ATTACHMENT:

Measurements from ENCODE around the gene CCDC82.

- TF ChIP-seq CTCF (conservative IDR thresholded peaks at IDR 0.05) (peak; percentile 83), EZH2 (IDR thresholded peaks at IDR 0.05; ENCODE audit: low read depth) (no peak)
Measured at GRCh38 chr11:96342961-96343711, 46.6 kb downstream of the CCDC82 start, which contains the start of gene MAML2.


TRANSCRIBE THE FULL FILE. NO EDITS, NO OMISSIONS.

Measurements from ENCODE around the gene CCDC82.

- TF ChIP-seq CTCF (conservative IDR thresholded peaks at IDR 0.05) (peak; percentile 83), EZH2 (IDR thresholded peaks at IDR 0.05; ENCODE audit: low read depth) (no peak)
Measured at GRCh38 chr11:96342961-96343711, 46.6 kb downstream of the CCDC82 start, which contains the start of gene MAML2.